Tones and Colors is a new piano album inspired by artwork. Liza Stepanova presents music by Bach, Martinu, and Gyorgy Ligeti among others. Ligeti's original idea had been to compose twelve Études, in two books of six each, ala Debussy, but the scope of his etudes grew...one of our favorites from this new collection is the Infinite Column etude that Ligeti composed. You can hear it on What's New.
WBAA's John Clare had a chance to speak with Liza Stepanova about her CAG album Tones and Colors.
Liza writes: The program on the disc came together organically. There were some works I wanted to feature from the start, like the Fanny Mendelssohn or Wagner’s Overture to "Tannhäuser" in the Liszt transcription. The Wagner is one of my favorite works and was broadly influential, especially with French visual artists at the time (it had an important premiere in Paris). Liszt also stands out as a musician with a wide range of interests: beyond transcriptions, he composed some of the first musical descriptions of paintings and sculptures in his collection, "Years of Pilgrimage." Sets began to arrange themselves. Going back to Enrique Granados who was famously obsessed with Francisco Goya, Spanish composers frequently embraced programmatic music, including references to art. I am fascinated with the completely opposite reflections of Goya by Granados (light, flirtatious) and the 20th-century composer Maurice Ohana, who chose one of Goya’s devastating war etchings as his inspiration.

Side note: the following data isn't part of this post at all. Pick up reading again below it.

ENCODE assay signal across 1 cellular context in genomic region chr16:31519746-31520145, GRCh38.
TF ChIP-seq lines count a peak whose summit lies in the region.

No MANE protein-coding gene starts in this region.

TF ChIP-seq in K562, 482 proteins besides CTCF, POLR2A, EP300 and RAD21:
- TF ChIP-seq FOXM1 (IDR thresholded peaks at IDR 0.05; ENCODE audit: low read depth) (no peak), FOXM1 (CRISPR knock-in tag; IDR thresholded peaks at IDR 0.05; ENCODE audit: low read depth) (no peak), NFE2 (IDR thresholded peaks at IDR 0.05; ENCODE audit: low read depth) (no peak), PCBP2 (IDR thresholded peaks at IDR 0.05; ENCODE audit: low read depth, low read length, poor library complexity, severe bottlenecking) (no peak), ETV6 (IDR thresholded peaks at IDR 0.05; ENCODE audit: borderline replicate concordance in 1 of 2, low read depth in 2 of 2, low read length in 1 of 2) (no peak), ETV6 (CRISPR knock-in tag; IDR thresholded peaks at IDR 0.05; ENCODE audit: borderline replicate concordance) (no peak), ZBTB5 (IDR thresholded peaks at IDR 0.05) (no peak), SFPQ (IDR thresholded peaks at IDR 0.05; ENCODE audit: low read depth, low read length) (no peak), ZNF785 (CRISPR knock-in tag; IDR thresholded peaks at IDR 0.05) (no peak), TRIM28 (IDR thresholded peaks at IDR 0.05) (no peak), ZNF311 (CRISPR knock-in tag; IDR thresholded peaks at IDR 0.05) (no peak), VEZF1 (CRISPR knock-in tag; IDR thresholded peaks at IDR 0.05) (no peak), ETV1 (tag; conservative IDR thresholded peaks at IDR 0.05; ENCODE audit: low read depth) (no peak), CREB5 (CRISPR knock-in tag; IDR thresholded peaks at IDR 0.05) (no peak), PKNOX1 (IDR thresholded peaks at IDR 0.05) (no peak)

We also love her video of Chopin: